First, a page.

Review – Nation – National Theatre


I am afraid I did not enjoy Nation. Perhaps I went for the wrong reasons: my best friend loves Terry Pratchett, and I loved Melly Still’s direction of Coram Boy. Both of us frequently love children’s theater.

But, but, but.

The story, for those who don’t know it (I didn’t): it’s roughly 1850 in a parallel universe (one in which there was no Queen Victoria, but it’s still basically this world), and a tidal wave has left 15-ish Mau (Gary Carr, very solid acting and very YUM) the last person alive on his South Pacific island. The same tidal wave casts 13 year old English girl Daphne (Emily Taaffe, energetic, lovable, and thus clearly also doing a nice job) on the island along with the ship’s parrot Milton (charmingly portrayed by Jason Thorpe). The kids become friends and have to start making a new life and culture, a new nation, on what’s left to them of the old – the wreckage of Mau’s people and Daphne’s ship. They are joined by other people from more distant islands, eventually, and conflict develops from Mau’s attempt to create a truly new world and the other people’s wishes to stick to their old. Then, in a more traditional plot mold, a scary other survivor of the shipwreck has become the leader of an island of cannibals … and (for reasons clearly having to do with “keeping the story moving forward” and little else) wants to see Daphne dead. Of course he will have to come to the island she is on and have a showdown at some point. The show is just that kind of surprising.

For some reason that I can’t help but feel has to do with the “children’s play” the National chose to make of this book, there is rather a lot of singing and dancing, and this is pretty much where it started to lose me. The singing, while in tune, is just flat out horrible and insipid and ACK and does NOT add anything to the show.

Even worse and absolutely insulting is the horrible dancing they pastiched in. Parallel universe or not, this show should have really made a bit of effort to pull in actual Pacific Island dance traditions instead of some half-baked crap that didn’t have a bit of nod to the real thing other than grass skirts. Pacific Island dance is so amazing, and so fantastic for men to perform, that it was a fist in the gut to watch this fakey-fakey hoodoo garbage on stage. Maybe I’m a little protective of my Hawaiian compatriots and the tradition they are a part of (Tahitian dance also being a big favorite and SO fun to watch), but this was like some horrible “white man does all-cultures-are-the-same” BS that just stuck in my craw. The sad thing was that if they had gone for the real thing, this show could have become genuinely special and given something truly unique back to London theater audiences. Instead, it was … bad.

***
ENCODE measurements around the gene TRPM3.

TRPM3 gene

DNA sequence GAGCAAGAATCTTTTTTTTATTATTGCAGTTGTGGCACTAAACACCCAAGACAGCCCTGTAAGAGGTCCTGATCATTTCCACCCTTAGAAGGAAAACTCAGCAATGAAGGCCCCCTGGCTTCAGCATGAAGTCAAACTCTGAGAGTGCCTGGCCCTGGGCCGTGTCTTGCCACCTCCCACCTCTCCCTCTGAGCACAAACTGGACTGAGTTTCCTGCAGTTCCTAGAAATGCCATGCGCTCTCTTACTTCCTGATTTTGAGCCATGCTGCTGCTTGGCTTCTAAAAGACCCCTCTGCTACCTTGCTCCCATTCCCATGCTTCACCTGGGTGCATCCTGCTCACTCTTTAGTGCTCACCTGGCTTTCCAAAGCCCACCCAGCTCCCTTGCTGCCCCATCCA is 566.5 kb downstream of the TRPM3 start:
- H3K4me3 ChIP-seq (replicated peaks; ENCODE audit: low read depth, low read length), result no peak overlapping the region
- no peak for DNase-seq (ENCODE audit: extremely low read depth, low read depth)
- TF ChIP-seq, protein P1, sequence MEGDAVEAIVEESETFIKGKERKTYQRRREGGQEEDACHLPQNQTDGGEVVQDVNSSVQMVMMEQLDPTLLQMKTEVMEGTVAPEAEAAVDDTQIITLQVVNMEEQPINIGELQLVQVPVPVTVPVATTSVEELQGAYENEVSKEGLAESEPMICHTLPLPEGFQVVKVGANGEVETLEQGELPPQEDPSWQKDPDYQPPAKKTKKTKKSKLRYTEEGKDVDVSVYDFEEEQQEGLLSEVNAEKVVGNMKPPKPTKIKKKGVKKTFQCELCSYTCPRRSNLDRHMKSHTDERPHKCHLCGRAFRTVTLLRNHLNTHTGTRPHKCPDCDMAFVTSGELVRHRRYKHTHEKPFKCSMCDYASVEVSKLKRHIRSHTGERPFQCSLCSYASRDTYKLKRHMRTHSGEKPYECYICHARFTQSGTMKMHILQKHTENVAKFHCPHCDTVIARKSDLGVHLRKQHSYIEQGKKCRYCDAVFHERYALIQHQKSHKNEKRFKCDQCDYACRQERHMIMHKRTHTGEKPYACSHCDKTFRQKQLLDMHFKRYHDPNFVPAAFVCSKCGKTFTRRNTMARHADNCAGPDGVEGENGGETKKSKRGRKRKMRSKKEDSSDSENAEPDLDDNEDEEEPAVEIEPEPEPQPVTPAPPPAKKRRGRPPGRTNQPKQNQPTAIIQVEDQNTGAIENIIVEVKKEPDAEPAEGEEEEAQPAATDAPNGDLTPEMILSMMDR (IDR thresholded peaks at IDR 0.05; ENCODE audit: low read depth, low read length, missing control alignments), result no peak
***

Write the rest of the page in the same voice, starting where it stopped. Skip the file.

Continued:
Unfortunately, rather than just a few awful moments of dance polluting a great night, instead what happened is that most of the first act just wandered around aimlessly, not pulled down by the dance all that much because, in fact, it just didn’t have very far down to go. Story-wise, the kids worked through the language issue; someone has a baby; there are discussions about God. It was like having someone read through the various chapters of Robinson Crusoe as he figures out how to solve one puzzle after another. There were no fresh insights to the characters or moments of lasting beauty; it was just boring. I thought about leaving after the interval, but it wasn’t actually awful … and my row J center upper balcony seats had a nice view … and I wanted to be able to finish my review … and I didn’t want to insult my friends by leaving … so I stayed. (PaulInLondon did not. However, most of the audience appeared to stay, so clearly few people found it intolerable.)